It is no surprise that the estate of David Foster Wallace has brought this collection to market; his cult has only grown since his death, and his essays were published in so diverse a set of publications during his lifetime that it's unlikely that any but the most fanatical readers saw a large fraction of them. The pieces here appeared originally in The New York Times, The Review of Contemporary Fiction, Spin Magazine, Tennis Magazine, Might Magazine, Waterstone's Magazine, Fiction Writer, Salon.com, Science, Rain Taxi, The Atlantic, The New York Times Book Review, and as portions of the Oxford American Writer's Thesaurus and The Best American Essays 2007. The range of topics is not quite so wide, and covers ground familiar to readers of DFW's previous work -- fiction, tennis, Wittgenstein, movies and math.

The collection is clearly the spiritual sibling of A Supposedly Fun Thing I'll Never Do Again and Consider the Lobster, and comparing these seems appropriate. A Supposedly Fun Thing I'll Never Do Again (hereinafter, "ASFT") is an irregular collection -- the highest points, including the title essay, are superb, but the low points are utterly forgettable. As a result, I typically suggest that newcomers to DFW's essays start with Consider the Lobster; though it contains nothing as wonderful as the Illinois State Fair or Cruise Ship essays in ASFT, it's more consistently impressive.

This collection, Both Flesh and Not, more closely resembles ASFT.
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12 of 12 people found the following review helpful By Pearlie2454 on November 12, 2012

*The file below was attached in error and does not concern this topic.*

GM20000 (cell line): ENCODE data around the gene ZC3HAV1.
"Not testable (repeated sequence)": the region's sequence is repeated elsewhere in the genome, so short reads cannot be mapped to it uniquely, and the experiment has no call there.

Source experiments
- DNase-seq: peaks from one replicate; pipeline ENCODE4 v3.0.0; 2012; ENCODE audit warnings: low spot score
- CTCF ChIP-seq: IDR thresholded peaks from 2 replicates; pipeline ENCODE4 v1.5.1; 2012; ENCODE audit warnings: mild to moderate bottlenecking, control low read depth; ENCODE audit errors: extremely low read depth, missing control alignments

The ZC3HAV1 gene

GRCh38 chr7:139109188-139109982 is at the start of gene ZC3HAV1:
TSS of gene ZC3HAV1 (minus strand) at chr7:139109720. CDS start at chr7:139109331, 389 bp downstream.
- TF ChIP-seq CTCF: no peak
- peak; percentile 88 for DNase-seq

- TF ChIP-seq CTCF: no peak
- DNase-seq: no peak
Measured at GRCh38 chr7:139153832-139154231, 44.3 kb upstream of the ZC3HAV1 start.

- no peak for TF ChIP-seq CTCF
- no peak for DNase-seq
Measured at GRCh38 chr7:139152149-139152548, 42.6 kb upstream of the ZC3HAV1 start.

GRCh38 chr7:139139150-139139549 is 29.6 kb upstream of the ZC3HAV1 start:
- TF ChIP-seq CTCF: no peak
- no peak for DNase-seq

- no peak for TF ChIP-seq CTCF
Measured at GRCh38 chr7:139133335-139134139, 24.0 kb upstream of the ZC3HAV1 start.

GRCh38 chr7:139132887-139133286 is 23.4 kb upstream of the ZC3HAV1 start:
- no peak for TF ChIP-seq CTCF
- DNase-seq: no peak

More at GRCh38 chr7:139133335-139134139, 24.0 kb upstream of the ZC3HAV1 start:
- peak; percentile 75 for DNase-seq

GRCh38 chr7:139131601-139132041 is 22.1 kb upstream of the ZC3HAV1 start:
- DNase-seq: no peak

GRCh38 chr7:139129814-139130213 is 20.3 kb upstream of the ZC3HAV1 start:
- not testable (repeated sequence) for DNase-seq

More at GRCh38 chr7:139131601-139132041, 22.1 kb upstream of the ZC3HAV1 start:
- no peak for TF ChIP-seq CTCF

Format: Hardcover
It's difficult not to get the idea that Little Brown didn't just piece together the remaining odds and ends by Wallace to capitalize further on the current David Foster Wallace industry. Wallace himself probably would not have wanted to include some of these pieces in a book of essays. It is not as if these are grand, unfinished, posthumous projects, non-fiction equivalents to the Pale King-this is a selection of published material from throughout his career, and he would have had plenty of opportunities to include them in a collection if he had wanted to. Including a two-page "direly under appreciated novels >1960" as a solo essay seemed particularly silly. It's hard to call anything written by David Foster Wallace fluff, but this collection doesn't represent his best work.

Nevertheless, there are certainly people who will want this book and they are bound to be a pretty self-selecting group. There are a few very good essays in this collection-the Federer essay and the review of the novel Wittgenstein's Mistress come to mind (though this review is available in full online and in any copy of the novel). And if you want to hear him discuss tennis yet again there's an essay about the US Open. As a complete essay collection, however, Both Flesh and Not comes nowhere near the breadth of Consider the Lobster or A Supposedly Fun Thing I'll Never Do Again.
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7 of 8 people found the following review helpful By Tony on November 7, 2012
Format: Kindle Edition Verified Purchase